The School of Theology Registrar’s Office staff welcomes inquiries about many kinds of registration concerns. Appointments to talk with the Registrar may be made by signing up in Suite 108 at 745 Commonwealth Avenue, by phone at 617-353-3053, or by email.
Current students should go to the student login here for all registration matters.
Current Student Resources
For all academic forms and peitions, please log in here.
Leave of Absence/Withdrawal Form
Incoming students register for courses prior to their arrival on campus. Students will receive information from the Registrar about how to do that once they are admitted.
Registration and Financial Aid Application for Entering Students
Registration dates can be found at http://www.bu.edu/reg/dates/. Registration and payment deadlines are strictly enforced for all students. Failure to meet these deadlines will result in a Late Fee, charged by the Office of Student Accounting Services. Registration and payment deadlines are listed on the Student Accounting Services Website. Registration after the first day of classes is at the discretion of the faculty and the School of Theology registrar and can only be done through a petition process.
Please use the form below to register if you are an incoming student for Spring 2020.
Registration and Financial Aid Form
Plans of Study
Plans of study for each individual degree program can be found on each degree program’s respective page. All students have access to the online resource called “Degree Advice.” This tool allows students to see how their courses fit into the overall degree program, including how each course is counting toward their degree.
If you are an incoming MDiv or MTS student and if you have completed significant coursework in Hebrew Scripture (Old Testament), New Testament, Church History, or Theology, you may apply for Advanced Standing in those disciplines. Advanced Standing means that, instead of taking an introductory-level class in that discipline, you could take an advanced course instead. For example, instead of “Intro to New Testament” you could choose to take “Corinthian Correspondence.” Please note: this does not reduce the number of credit hours you must take in your program, but rather allows you to customize your curriculum toward more advanced coursework.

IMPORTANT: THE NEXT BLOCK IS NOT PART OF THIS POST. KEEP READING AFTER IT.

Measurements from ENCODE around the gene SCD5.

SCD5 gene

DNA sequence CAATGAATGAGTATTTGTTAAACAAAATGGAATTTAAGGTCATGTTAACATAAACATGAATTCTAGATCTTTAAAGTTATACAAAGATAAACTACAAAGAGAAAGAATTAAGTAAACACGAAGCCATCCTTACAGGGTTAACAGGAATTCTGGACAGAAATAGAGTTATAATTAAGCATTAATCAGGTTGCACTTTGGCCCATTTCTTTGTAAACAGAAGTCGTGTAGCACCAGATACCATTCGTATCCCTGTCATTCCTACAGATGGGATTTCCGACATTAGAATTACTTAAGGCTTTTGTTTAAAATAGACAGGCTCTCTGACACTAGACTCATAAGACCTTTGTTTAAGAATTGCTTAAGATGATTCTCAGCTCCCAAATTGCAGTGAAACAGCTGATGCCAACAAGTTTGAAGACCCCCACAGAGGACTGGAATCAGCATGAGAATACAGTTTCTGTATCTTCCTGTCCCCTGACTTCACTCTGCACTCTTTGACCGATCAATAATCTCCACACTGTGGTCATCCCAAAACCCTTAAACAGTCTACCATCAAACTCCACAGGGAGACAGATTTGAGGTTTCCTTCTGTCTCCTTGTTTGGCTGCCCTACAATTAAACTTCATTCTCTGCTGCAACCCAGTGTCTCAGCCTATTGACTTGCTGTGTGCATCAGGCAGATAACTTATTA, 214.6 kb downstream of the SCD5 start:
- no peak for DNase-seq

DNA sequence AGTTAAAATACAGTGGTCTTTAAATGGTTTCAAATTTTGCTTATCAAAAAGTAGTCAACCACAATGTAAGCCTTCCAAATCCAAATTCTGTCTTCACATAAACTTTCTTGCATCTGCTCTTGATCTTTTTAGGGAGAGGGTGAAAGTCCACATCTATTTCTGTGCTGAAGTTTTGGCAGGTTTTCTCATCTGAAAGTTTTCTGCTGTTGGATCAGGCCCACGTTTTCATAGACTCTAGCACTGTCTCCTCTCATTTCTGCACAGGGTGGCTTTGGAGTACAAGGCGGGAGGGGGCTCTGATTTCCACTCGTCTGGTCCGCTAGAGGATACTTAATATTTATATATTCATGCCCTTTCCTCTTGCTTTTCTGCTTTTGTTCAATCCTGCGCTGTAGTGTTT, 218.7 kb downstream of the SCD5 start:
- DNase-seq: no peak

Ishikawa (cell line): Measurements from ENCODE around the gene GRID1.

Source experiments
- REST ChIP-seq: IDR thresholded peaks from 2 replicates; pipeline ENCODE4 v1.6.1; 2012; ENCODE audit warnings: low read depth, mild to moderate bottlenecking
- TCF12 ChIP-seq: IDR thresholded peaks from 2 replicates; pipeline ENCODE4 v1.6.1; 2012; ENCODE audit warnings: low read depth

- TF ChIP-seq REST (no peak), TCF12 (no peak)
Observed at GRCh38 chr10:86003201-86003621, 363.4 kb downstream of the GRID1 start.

To petition the Academic Dean for Advanced Standing you must email the School of Theology’s Registrar the syllabi of all the coursework you have completed in a discipline, along with a note stating that you are requesting Advanced Standing. Your syllabi will be reviewed by the Registrar and then by the Academic Dean and a decision communicated prior to the start of classes. Any questions about Advanced Standing should be addressed to the School of Theology’s Registrar’s Office.
The Associate Dean for Academic Affairs assigns all faculty advisors to students based on the student’s academic and vocational aspirations and denominational ties while taking into account also overall faculty advising load, sabbatical leaves, and other factors. The Associate Dean generally assigns students who are considering or preparing for ordination an advisor of the same denomination who will be adept at guiding and encouraging the student’s ordination preparations. Students receive a letter of welcome from the Associate Dean during Orientation, which includes the name and contact information for their program advisor.
Advising responsibilities in the School of Theology vary according to degree program, but always include a high degree of mentoring, support with vocational discernment, and, in the case of advanced degree programs, an apprenticeship relationship between advisor and student. Because of the high degree of flexibility and customization in most School of Theology degree programs, tracks, and specializations, registration requires robust faculty advising–thinking through course selection carefully and in a way that will produce a cohesive curriculum alongside ongoing discernment of the student’s vocational interests. Advising at the School of Theology, therefore, is not a mere checking off of requirements and is integral to the curriculum itself and to the aims of student formation.
Students pursuing ordination should work closely with their advisors and their denominations or congregations to be sure that all course requirements are fulfilled. United Methodist students, for example, should take the time to be in conversation or have a meeting with their district superintendent or member of the District Committee on Ordained Ministry (DCOM). Please consult your advisor or the Academic Dean if you have questions about your path to ordination.